Myo is a 14-year-old boy from Burma. He lives with his parents in a village in Karen State. His mother is a homemaker who is currently eight months pregnant. His father is a subsistence farmer, but he also works as a day laborer to earn money. Myo is in grade six and he enjoys playing football in his free time. Two years ago, Myo developed a pain in his arm which he noticed while playing football with his friends. Right away he was in a lot of pain, but his arm did not look broken. At first, the pain lessened, but gradually the pain worsened and his upper left forearm became swollen. Myo could also feel a mass under the swollen area of his left forearm. Myo and his father went to Chiang Mai Hospital, where he received a MRI and other tests, as well as a biopsy which confirmed that the tumor in his forearm was cancer. Now he needs surgery to remove the tumor, and he will need a chemo after surgery. The enlarged mass in Myo's left forearm has not increased in size, and only causes him pain when he lifts something heavy or when he does any physical activity with that arm such as washing his clothes or cleaning. Although he can take a shower by himself, using only his right arm makes it challenging. When he plays with his friends, he needs to protect his left forearm to prevent getting hurt. Myo's family sought treatment through our medical partner, Burma Children Medical Fund. He is now scheduled to undergo mass removal surgery on December 8th, and his family needs help funding the $1,500 cost to cover his procedure and care. He said, “I feel sorry for my mother and I pity her that she has to stay alone with the new baby. I also feel sad that I cannot go to school this year. I want to recover quickly and go back to see my brother and mother.”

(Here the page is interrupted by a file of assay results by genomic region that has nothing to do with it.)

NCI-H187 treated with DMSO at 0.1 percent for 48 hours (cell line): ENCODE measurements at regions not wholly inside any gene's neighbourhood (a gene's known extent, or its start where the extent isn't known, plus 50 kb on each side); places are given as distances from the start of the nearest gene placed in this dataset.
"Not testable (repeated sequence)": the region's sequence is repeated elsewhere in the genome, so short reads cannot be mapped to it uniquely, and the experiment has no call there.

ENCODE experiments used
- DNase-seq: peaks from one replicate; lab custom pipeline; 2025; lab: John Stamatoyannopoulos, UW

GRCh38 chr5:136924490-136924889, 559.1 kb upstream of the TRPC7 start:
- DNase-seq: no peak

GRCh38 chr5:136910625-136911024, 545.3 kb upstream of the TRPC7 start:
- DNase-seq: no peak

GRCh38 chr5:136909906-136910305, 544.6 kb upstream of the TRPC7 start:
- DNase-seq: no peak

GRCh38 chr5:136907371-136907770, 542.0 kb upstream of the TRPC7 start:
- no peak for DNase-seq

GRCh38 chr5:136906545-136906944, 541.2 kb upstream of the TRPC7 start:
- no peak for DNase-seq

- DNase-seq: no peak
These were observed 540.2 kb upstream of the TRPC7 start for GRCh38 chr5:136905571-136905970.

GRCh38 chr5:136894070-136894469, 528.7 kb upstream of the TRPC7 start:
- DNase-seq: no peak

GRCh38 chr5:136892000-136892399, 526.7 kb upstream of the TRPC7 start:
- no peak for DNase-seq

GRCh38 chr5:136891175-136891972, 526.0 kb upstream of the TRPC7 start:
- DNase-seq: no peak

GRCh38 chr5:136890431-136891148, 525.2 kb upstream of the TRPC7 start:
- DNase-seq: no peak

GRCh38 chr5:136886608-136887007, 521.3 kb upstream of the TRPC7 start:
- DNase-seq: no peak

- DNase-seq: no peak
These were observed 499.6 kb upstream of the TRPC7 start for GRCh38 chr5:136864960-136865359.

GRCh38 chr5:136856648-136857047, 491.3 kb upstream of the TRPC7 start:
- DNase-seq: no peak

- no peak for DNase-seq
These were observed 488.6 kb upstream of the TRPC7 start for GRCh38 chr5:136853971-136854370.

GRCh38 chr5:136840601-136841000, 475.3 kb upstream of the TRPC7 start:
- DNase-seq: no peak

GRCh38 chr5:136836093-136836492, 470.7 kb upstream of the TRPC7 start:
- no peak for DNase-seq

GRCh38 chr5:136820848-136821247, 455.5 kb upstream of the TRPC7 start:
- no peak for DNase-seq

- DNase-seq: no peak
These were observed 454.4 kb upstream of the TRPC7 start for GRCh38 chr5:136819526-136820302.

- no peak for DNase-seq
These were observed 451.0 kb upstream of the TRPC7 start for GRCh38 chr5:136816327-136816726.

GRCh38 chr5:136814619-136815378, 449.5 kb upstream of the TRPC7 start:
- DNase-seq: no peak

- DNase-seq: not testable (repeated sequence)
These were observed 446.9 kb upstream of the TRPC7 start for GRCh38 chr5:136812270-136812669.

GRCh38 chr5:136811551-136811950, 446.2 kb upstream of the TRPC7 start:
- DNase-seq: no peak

72% funded

72%funded
$1,082raised
$418to go

Meet another patient you can support

100% of your donation funds life-changing surgery.

Myo

Myo is a 14-year-old boy from Burma. He lives with his parents in a village in Karen State. His mother is a homemaker who is currently eight months pregnant. His father is a subsistence farmer, but he also works as a day laborer to earn money. Myo is in grade six and he enjoys playing football in his free time. Two years ago, Myo developed a pain in his arm which he noticed while playing football with his friends. Right away he was in a lot of pain, but his arm did not look broken. At first, the pain lessened, but gradually the pain worsened and his upper left forearm became swollen. Myo could also feel a mass under the swollen area of his left forearm. Myo and his father went to Chiang Mai Hospital, where he received a MRI and other tests, as well as a biopsy which confirmed that the tumor in his forearm was cancer. Now he needs surgery to remove the tumor, and he will need a chemo after surgery. The enlarged mass in Myo's left forearm has not increased in size, and only causes him pain when he lifts something heavy or when he does any physical activity with that arm such as washing his clothes or cleaning. Although he can take a shower by himself, using only his right arm makes it challenging. When he plays with his friends, he needs to protect his left forearm to prevent getting hurt. Myo's family sought treatment through our medical partner, Burma Children Medical Fund. He is now scheduled to undergo mass removal surgery on December 8th, and his family needs help funding the $1,500 cost to cover his procedure and care. He said, “I feel sorry for my mother and I pity her that she has to stay alone with the new baby. I also feel sad that I cannot go to school this year. I want to recover quickly and go back to see my brother and mother.”

72% funded

72%funded
$1,082raised
$418to go